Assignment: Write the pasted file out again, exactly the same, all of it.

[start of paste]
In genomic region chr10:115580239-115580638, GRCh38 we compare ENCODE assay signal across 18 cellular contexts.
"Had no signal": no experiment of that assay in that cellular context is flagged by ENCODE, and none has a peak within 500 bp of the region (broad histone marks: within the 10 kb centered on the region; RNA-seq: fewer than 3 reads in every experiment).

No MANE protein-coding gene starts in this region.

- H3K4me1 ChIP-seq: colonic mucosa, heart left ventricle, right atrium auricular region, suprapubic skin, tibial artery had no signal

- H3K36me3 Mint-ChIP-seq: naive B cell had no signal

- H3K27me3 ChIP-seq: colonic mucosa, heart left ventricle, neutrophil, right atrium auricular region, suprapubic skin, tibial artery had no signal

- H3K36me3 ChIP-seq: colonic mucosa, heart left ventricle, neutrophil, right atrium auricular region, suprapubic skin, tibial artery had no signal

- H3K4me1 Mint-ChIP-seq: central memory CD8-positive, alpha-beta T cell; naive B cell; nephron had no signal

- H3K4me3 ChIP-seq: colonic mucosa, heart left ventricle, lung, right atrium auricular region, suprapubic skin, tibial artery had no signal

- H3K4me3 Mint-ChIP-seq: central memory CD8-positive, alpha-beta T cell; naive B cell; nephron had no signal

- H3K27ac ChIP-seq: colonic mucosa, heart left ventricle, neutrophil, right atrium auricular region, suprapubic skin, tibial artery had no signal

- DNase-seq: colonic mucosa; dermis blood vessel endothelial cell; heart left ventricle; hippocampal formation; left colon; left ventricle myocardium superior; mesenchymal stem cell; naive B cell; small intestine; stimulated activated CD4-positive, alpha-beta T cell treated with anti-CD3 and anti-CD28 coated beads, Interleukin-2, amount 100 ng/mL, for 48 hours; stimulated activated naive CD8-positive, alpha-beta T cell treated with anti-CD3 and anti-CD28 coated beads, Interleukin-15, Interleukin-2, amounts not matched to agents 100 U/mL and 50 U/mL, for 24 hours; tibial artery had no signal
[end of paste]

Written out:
In genomic region chr10:115580239-115580638, GRCh38 we compare ENCODE assay signal across 18 cellular contexts.
"Had no signal": no experiment of that assay in that cellular context is flagged by ENCODE, and none has a peak within 500 bp of the region (broad histone marks: within the 10 kb centered on the region; RNA-seq: fewer than 3 reads in every experiment).

No MANE protein-coding gene starts in this region.

- H3K4me1 ChIP-seq: colonic mucosa, heart left ventricle, right atrium auricular region, suprapubic skin, tibial artery had no signal

- H3K36me3 Mint-ChIP-seq: naive B cell had no signal

- H3K27me3 ChIP-seq: colonic mucosa, heart left ventricle, neutrophil, right atrium auricular region, suprapubic skin, tibial artery had no signal

- H3K36me3 ChIP-seq: colonic mucosa, heart left ventricle, neutrophil, right atrium auricular region, suprapubic skin, tibial artery had no signal

- H3K4me1 Mint-ChIP-seq: central memory CD8-positive, alpha-beta T cell; naive B cell; nephron had no signal

- H3K4me3 ChIP-seq: colonic mucosa, heart left ventricle, lung, right atrium auricular region, suprapubic skin, tibial artery had no signal

- H3K4me3 Mint-ChIP-seq: central memory CD8-positive, alpha-beta T cell; naive B cell; nephron had no signal

- H3K27ac ChIP-seq: colonic mucosa, heart left ventricle, neutrophil, right atrium auricular region, suprapubic skin, tibial artery had no signal

- DNase-seq: colonic mucosa; dermis blood vessel endothelial cell; heart left ventricle; hippocampal formation; left colon; left ventricle myocardium superior; mesenchymal stem cell; naive B cell; small intestine; stimulated activated CD4-positive, alpha-beta T cell treated with anti-CD3 and anti-CD28 coated beads, Interleukin-2, amount 100 ng/mL, for 48 hours; stimulated activated naive CD8-positive, alpha-beta T cell treated with anti-CD3 and anti-CD28 coated beads, Interleukin-15, Interleukin-2, amounts not matched to agents 100 U/mL and 50 U/mL, for 24 hours; tibial artery had no signal